If you had attended the South School in Hartford, Connecticut during the 1880s, you were eligible to join the South School Association of the Eighties. The concept was not new, and an association for those who attended the school in the 1870s already existed. The eighties group met for the first time, in the Assembly Hall of their old school, on October 28, 1921. Their nickname was soon the South School Gang.
Handwritten meeting minutes were kept in a notebook until 1940. They note attendance at the meetings, who should be included in the membership committee (two members of each class), those who would be arranging the annual assembly for the following year, and similar information regarding the running of the club.
In addition to the minutes, the collection includes financial statements, and a bank book, covering much of club’s existence. Dues were $1 per family each year. This money covered the cost of rentals for gang gatherings, frankfurters, ice cream, and, especially as time went on, bouquets of flowers for families of members who passed away. Additional items in the collection are an address book with member names and addresses, newspaper clippings about gang activities, and correspondence. The gangsters who contributed the most to the collection were Mrs. Grace Kilby, J.W. Tyroll, Raoul W. D’Arche, and William J. O’Brien.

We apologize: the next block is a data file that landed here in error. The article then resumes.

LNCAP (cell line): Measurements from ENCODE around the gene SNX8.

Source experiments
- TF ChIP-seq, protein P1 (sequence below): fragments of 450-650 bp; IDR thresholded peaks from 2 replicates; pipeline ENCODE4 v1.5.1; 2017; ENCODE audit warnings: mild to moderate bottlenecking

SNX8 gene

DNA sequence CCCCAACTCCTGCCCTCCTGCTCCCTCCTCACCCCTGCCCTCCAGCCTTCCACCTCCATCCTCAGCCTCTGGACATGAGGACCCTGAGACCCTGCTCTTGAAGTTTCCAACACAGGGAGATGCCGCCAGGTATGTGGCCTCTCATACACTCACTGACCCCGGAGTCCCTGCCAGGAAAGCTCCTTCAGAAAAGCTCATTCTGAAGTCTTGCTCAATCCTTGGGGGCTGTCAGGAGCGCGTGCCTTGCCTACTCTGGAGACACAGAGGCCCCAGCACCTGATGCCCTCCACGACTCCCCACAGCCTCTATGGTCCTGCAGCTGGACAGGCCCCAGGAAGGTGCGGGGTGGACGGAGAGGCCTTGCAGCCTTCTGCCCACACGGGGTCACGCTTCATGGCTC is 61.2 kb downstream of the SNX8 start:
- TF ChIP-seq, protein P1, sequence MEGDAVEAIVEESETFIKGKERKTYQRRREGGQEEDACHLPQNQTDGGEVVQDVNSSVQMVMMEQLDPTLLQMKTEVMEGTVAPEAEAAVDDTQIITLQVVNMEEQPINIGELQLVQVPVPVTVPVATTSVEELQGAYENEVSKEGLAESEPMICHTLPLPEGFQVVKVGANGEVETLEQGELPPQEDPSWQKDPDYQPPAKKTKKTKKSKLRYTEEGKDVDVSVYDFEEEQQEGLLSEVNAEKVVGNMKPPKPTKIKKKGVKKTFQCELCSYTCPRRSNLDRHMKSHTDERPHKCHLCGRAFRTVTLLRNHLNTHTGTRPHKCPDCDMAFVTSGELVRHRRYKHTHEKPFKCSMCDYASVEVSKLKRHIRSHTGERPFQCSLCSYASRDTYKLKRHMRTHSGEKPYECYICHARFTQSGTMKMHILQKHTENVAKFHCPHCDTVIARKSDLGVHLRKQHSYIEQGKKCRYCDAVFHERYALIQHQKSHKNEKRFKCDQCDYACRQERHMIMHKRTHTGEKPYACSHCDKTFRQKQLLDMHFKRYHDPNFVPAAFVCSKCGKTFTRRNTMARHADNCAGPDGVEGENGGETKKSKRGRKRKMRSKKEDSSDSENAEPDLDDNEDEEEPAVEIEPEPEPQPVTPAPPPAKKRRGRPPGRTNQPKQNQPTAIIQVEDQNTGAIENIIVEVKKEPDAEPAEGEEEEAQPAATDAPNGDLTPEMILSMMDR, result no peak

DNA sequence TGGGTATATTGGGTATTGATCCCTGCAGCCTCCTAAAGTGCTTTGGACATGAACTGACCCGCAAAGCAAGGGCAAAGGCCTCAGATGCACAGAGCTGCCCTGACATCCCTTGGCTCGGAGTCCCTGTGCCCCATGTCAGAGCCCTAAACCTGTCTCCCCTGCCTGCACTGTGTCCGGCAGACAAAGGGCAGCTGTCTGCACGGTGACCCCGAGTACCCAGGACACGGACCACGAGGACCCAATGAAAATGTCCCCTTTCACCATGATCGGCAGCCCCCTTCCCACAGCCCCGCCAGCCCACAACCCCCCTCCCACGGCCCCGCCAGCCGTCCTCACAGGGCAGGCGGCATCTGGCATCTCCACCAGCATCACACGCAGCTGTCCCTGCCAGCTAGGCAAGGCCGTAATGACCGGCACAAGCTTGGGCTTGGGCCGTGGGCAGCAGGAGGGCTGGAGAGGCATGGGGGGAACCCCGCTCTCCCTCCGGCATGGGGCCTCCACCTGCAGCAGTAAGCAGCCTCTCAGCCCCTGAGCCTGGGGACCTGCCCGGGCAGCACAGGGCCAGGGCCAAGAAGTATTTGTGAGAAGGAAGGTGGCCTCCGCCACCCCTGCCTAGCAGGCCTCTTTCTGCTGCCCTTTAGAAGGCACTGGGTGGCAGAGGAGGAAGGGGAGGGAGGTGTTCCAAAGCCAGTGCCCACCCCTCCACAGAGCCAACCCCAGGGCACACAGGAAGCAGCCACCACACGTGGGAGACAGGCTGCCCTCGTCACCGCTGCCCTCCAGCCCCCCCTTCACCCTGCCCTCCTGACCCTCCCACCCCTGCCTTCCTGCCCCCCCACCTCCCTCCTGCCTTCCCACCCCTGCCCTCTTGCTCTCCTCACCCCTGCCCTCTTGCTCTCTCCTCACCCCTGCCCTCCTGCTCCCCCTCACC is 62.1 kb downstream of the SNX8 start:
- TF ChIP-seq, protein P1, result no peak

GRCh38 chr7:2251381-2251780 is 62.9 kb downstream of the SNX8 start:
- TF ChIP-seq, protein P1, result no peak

By 1947, the number of remaining classmates was dwindling, their ages ranging from 76 to 85. The gang disbanded that year, donating the remainder of their treasury to the Newington Home and Hospital for Crippled Children (later the Newington Children’s Hospital and now part of the Connecticut Children’s Medical Center).
The date of the photo below is not certain, but obviously was taken in the hey-day of gang activity.
South School was later named for its principal, Chauncey Harris. According to Google Maps, a Chauncey Harris Park remains in the area of the school, in the block bordered by Buckingham Street (N), Park Street (S), Hudson Street (E), and Wadsworth Street (W).